The second category of opt-in plaintiffs as to whom JMC Steel seeks summary judgment
are those who filed for bankruptcy after their FLSA claims accrued, yet failed to list such claims
on the appropriate bankruptcy schedules. Opt-in plaintiff Eddie Floyd Adams filed a Chapter 7
petition in Bankruptcy Court on July 5, 2016. (Doc. 66, Exh. B, at 2.) His signed “Consent to
Become a Party Plaintiff” form was filed in this action more than six months earlier on
December 23, 2015. (Doc. 7.) Far from disclosing his FLSA claims against JMC Steel in the
bankruptcy schedules, Adams checked the “No” block when asked if he had “Claims against
third parties” or “Other contingent and unliquidated claims of every nature.” (Doc. 66, Exh. B,
at 25.) Adams also checked the “No” block when asked in his schedules whether he had been a
party in a lawsuit or court action within one year before filing for bankruptcy. (Id. at 48.)
Similarly, opt-in plaintiff Gerald Jerome Huff had a pending Chapter 7 bankruptcy petition on
February 2, 2016, when his consent form was filed in this action; however, he neither updated
nor supplemented his bankruptcy schedules to disclose his claims against JMC Steel in this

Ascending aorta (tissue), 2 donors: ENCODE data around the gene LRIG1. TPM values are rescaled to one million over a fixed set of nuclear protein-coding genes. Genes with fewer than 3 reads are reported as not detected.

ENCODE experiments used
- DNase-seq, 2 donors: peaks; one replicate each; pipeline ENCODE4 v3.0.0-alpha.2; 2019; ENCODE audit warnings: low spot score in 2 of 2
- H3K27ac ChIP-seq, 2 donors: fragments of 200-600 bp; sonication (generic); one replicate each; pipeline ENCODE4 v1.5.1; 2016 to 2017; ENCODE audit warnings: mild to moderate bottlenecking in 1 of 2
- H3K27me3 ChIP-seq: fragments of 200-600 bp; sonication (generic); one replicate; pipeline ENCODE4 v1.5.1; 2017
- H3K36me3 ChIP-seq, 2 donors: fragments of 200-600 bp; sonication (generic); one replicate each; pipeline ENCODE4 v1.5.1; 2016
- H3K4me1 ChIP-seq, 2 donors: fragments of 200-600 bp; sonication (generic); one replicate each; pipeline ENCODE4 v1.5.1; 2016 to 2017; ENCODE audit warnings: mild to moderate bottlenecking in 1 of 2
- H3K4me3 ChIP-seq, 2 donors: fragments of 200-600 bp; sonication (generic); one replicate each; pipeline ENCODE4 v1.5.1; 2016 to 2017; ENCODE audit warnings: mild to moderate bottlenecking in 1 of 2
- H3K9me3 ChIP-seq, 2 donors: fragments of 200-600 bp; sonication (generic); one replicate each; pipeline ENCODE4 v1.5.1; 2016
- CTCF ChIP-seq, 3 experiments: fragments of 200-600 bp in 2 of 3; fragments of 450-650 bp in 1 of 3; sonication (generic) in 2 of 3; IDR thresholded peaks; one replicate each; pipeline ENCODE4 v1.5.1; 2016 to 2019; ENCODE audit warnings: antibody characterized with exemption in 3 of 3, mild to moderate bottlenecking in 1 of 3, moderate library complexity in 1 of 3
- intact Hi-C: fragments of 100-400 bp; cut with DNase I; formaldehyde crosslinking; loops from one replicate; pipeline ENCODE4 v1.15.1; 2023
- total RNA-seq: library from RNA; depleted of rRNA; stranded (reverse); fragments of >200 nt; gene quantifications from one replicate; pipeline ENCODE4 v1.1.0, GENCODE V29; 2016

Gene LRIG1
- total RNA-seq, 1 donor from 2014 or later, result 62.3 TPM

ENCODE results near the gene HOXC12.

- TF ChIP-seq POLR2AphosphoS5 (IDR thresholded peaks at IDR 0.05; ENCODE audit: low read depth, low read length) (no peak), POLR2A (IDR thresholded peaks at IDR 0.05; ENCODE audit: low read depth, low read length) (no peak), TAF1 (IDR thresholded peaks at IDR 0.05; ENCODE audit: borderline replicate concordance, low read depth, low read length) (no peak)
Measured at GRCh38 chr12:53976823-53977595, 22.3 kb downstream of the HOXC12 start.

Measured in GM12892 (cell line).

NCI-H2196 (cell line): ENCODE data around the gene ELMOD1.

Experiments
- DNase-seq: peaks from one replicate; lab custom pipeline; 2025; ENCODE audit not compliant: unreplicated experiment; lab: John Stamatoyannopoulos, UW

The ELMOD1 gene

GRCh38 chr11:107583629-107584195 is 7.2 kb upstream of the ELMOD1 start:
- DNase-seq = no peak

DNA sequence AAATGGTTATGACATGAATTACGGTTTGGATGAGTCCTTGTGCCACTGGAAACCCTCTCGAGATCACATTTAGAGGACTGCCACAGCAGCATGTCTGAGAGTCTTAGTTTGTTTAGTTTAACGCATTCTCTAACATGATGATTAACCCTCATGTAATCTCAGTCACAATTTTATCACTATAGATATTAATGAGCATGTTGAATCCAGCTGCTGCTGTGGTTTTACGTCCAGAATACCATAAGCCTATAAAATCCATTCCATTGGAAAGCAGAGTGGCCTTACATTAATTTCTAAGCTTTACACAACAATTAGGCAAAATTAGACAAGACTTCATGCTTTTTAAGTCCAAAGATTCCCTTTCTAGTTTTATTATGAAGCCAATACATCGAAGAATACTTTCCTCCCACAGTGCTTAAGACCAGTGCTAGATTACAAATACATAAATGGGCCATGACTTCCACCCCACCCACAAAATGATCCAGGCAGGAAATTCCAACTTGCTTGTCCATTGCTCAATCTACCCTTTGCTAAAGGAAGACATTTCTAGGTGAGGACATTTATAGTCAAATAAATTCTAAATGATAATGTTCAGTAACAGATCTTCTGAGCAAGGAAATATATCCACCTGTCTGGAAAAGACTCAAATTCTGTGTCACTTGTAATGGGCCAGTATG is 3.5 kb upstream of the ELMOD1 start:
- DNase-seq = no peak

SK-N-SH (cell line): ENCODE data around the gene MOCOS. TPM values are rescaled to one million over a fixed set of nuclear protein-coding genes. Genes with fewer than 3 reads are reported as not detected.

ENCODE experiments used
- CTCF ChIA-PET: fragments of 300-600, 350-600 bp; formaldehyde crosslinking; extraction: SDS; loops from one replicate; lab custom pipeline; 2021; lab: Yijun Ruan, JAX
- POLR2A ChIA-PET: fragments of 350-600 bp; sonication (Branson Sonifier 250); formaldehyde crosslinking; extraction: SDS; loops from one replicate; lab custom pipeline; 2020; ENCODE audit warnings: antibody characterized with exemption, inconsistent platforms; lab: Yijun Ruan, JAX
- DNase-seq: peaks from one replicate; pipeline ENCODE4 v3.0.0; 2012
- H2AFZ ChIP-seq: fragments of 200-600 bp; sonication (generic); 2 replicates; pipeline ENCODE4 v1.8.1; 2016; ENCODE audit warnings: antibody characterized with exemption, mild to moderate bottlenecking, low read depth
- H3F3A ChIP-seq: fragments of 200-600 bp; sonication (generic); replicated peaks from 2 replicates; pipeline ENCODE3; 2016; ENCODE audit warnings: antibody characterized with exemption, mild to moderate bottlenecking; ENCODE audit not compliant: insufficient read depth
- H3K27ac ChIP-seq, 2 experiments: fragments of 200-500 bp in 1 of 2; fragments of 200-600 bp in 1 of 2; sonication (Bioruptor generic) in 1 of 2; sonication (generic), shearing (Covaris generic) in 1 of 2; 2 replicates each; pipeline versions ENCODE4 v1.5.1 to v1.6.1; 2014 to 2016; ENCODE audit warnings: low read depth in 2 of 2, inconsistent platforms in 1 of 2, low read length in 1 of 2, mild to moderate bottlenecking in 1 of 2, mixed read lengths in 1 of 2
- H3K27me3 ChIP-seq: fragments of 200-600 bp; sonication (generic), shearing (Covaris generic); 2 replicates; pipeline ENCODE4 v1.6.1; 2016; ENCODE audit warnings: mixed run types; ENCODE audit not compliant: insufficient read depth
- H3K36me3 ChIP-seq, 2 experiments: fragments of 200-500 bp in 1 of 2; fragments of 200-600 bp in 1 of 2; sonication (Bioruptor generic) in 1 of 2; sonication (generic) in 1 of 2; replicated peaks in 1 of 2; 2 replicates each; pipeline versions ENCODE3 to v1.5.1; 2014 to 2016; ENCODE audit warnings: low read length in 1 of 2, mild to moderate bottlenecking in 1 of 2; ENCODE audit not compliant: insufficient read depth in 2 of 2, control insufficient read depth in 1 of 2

action. (See docs. 21 & 66, Exh. C at 21 & 39.) Finally, opt-in plaintiff Joshua Keith Knight
filed a Chapter 7 petition in Bankruptcy Court on May 2, 2016, yet failed to disclose his FLSA
claims against JMC Steel in his bankruptcy schedules, despite having signed a consent form filed
in this action on December 23, 2015. (See docs. 7 & 66, Exh. D at 21 & 39.)
As defendant correctly points out, these circumstances implicate equitable principles of
judicial estoppel. “The purpose of judicial estoppel is to protect the integrity of the judicial
process by prohibiting parties from changing positions according to the exigencies of the
moment. … Specifically, judicial estoppel is designed to prevent a party from asserting a claim
in a legal proceeding that is inconsistent with a claim taken by the party in a previous preceding
[sic].” Robinson v. Tyson Foods, Inc., 595 F.3d 1269, 1273 (11th Cir. 2010) (citations and
internal quotation marks omitted). Although judicial estoppel is a flexible rule, Circuit
precedents identify “two primary factors for establishing the bar of judicial estoppel.” Id. “First,
it must be shown that the allegedly inconsistent positions were made under oath in a prior
proceeding. Second, such inconsistencies must be shown to have been calculated to make a
mockery of the judicial system.” Id.
With respect to the first factor, the failure of Adams, Huff and Knight to identify their
wage-related claims against JMC Steel in their signed, sworn bankruptcy schedules plainly